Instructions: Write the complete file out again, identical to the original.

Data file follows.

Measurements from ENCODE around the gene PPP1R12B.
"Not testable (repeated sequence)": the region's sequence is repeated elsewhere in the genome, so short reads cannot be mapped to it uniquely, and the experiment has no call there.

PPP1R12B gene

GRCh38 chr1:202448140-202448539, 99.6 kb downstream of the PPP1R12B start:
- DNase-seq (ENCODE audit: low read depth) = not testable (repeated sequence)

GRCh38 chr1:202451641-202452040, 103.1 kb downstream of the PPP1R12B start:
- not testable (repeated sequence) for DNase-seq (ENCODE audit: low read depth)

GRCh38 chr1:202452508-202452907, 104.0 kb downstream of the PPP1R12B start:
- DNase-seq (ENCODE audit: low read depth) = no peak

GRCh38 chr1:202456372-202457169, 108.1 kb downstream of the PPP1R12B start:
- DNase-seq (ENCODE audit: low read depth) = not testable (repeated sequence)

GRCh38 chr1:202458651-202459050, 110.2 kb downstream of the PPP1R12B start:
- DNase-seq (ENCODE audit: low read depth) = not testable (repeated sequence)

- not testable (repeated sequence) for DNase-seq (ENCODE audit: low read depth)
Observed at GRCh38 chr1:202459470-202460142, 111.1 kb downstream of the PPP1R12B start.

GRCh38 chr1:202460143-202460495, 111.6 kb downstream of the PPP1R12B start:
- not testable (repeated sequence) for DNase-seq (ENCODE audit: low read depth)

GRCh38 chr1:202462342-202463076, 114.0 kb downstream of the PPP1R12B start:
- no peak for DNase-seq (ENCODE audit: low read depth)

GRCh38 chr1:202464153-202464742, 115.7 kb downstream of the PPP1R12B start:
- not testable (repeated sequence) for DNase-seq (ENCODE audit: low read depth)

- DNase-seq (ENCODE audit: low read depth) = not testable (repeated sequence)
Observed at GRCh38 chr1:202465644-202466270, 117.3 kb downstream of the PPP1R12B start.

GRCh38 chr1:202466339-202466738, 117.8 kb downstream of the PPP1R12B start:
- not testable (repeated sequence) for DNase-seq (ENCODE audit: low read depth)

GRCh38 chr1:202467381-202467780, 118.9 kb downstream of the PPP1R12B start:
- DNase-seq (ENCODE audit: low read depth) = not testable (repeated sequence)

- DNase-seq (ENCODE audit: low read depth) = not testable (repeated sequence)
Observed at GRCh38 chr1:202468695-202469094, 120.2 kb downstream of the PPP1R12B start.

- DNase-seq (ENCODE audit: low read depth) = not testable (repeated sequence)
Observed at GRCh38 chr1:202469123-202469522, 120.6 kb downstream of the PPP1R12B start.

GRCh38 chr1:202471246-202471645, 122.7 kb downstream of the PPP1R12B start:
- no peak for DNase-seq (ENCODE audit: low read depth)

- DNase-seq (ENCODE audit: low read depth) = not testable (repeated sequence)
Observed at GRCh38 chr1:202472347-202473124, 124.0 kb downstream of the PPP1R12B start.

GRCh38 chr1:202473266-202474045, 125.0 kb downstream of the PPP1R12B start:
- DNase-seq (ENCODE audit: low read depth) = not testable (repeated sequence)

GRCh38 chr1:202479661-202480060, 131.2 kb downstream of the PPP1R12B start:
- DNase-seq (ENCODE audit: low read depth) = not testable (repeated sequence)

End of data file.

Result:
Measurements from ENCODE around the gene PPP1R12B.
"Not testable (repeated sequence)": the region's sequence is repeated elsewhere in the genome, so short reads cannot be mapped to it uniquely, and the experiment has no call there.

PPP1R12B gene

GRCh38 chr1:202448140-202448539, 99.6 kb downstream of the PPP1R12B start:
- DNase-seq (ENCODE audit: low read depth) = not testable (repeated sequence)

GRCh38 chr1:202451641-202452040, 103.1 kb downstream of the PPP1R12B start:
- not testable (repeated sequence) for DNase-seq (ENCODE audit: low read depth)

GRCh38 chr1:202452508-202452907, 104.0 kb downstream of the PPP1R12B start:
- DNase-seq (ENCODE audit: low read depth) = no peak

GRCh38 chr1:202456372-202457169, 108.1 kb downstream of the PPP1R12B start:
- DNase-seq (ENCODE audit: low read depth) = not testable (repeated sequence)

GRCh38 chr1:202458651-202459050, 110.2 kb downstream of the PPP1R12B start:
- DNase-seq (ENCODE audit: low read depth) = not testable (repeated sequence)

- not testable (repeated sequence) for DNase-seq (ENCODE audit: low read depth)
Observed at GRCh38 chr1:202459470-202460142, 111.1 kb downstream of the PPP1R12B start.

GRCh38 chr1:202460143-202460495, 111.6 kb downstream of the PPP1R12B start:
- not testable (repeated sequence) for DNase-seq (ENCODE audit: low read depth)

GRCh38 chr1:202462342-202463076, 114.0 kb downstream of the PPP1R12B start:
- no peak for DNase-seq (ENCODE audit: low read depth)

GRCh38 chr1:202464153-202464742, 115.7 kb downstream of the PPP1R12B start:
- not testable (repeated sequence) for DNase-seq (ENCODE audit: low read depth)

- DNase-seq (ENCODE audit: low read depth) = not testable (repeated sequence)
Observed at GRCh38 chr1:202465644-202466270, 117.3 kb downstream of the PPP1R12B start.

GRCh38 chr1:202466339-202466738, 117.8 kb downstream of the PPP1R12B start:
- not testable (repeated sequence) for DNase-seq (ENCODE audit: low read depth)

GRCh38 chr1:202467381-202467780, 118.9 kb downstream of the PPP1R12B start:
- DNase-seq (ENCODE audit: low read depth) = not testable (repeated sequence)

- DNase-seq (ENCODE audit: low read depth) = not testable (repeated sequence)
Observed at GRCh38 chr1:202468695-202469094, 120.2 kb downstream of the PPP1R12B start.

- DNase-seq (ENCODE audit: low read depth) = not testable (repeated sequence)
Observed at GRCh38 chr1:202469123-202469522, 120.6 kb downstream of the PPP1R12B start.

GRCh38 chr1:202471246-202471645, 122.7 kb downstream of the PPP1R12B start:
- no peak for DNase-seq (ENCODE audit: low read depth)

- DNase-seq (ENCODE audit: low read depth) = not testable (repeated sequence)
Observed at GRCh38 chr1:202472347-202473124, 124.0 kb downstream of the PPP1R12B start.

GRCh38 chr1:202473266-202474045, 125.0 kb downstream of the PPP1R12B start:
- DNase-seq (ENCODE audit: low read depth) = not testable (repeated sequence)

GRCh38 chr1:202479661-202480060, 131.2 kb downstream of the PPP1R12B start:
- DNase-seq (ENCODE audit: low read depth) = not testable (repeated sequence)